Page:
Joe Louis Walker was born in San Francisco on Christmas Day of 1949. His parents were both from the South and they brought their love of blues with them when they headed west. Joe’s dad played blues piano, and his mom played B.B. King records. Walker picked up the guitar as a child, and by the time he was 16 was regularly backing touring blues artists rolling through town. San Francisco’s music scene was quickly becoming a melting pot of blues, jazz and psychedelic rock, and Walker was right in the center of it.
As a 16-year-old, Walker was the house guitarist at San Francisco’s famed musical playground, The Matrix, where he played with or opened shows for everyone from Lightnin’ Hopkins to Jimi Hendrix to Thelonious Monk. He was also a regular at The Fillmore West. These ear-opening surroundings explain the ease with which Walker blends blues, rock, gospel, jazz and country, making it seem as if walls between the styles do not exist.The blues legends Walker accompanied shared not only musical knowledge but also their personal wisdom with the teenage up-and-comer. Fred McDowell, Ike Turner, Albert King, Freddy King, Robert Jr. Lockwood, Lightnin’ Hopkins and many others taught, fed, and chastised the youngster. Inspired by what he learned, Walker developed his own fiery, melodic, and always unpredictable guitar attack.
Walker met guitarist Michael Bloomfield in 1968 and the two became fast friends. Bloomfield helped push Walker’s blues in a more rock-fueled direction, and he became the single biggest influence on Walker’s sound. The two shared an apartment for years and remained close friends until Bloomfield’s death in 1981. From 1975 to 1985, Walker performed nothing but gospel music, playing and singing as a member of The Spiritual Corinthians. In 1986, after Walker returned to playing the blues, Hightone Records released his debut CD,Cold Is The Night. Firmly rooted in blues, gospel, R&B and rock, the album caught the attention of music fans around the country.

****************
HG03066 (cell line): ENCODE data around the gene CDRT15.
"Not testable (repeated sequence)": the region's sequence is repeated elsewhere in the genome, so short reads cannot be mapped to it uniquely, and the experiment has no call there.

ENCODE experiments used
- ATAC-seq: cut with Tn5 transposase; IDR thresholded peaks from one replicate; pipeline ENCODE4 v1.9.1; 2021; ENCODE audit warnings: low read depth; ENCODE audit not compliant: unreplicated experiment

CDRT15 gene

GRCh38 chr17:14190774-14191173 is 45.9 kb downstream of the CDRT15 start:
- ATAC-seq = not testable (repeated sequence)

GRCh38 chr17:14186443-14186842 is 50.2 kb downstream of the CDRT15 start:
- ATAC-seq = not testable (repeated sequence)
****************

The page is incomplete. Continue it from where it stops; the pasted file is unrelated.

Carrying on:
With each subsequent release, Walker’s audience continues to grow, as his touring schedule continues to expand. He’s played major European festivals, including Northsea Jazz Festival, Glastonbury, Notodden and Montreux, as well as festivals in Japan, Australia, Taiwan, Ireland, Turkey and Brazil. He’s appeared on national television, with performances on Late Night With Conan O’Brien, The Don Imus Show and Later With Jools Holland in the UK.
Fans and critics have been celebrating Walker for years. Blues Revue calls Walker “one of contemporary blues’ most dynamic and innovative musicians, releasing consistently exciting music. No matter what he’s singing, Walker’s approach is soulful, heartfelt and spellbinding.” Living Blues says, “His fretwork is indelibly stamped with his own trademark blend of emotional heat and impeccable precision-even at his most flamboyant, Walker sounds as if he’s playing ideas, not just notes.”
(Photo credit: Michael Weintrob | michaelweintrob.com)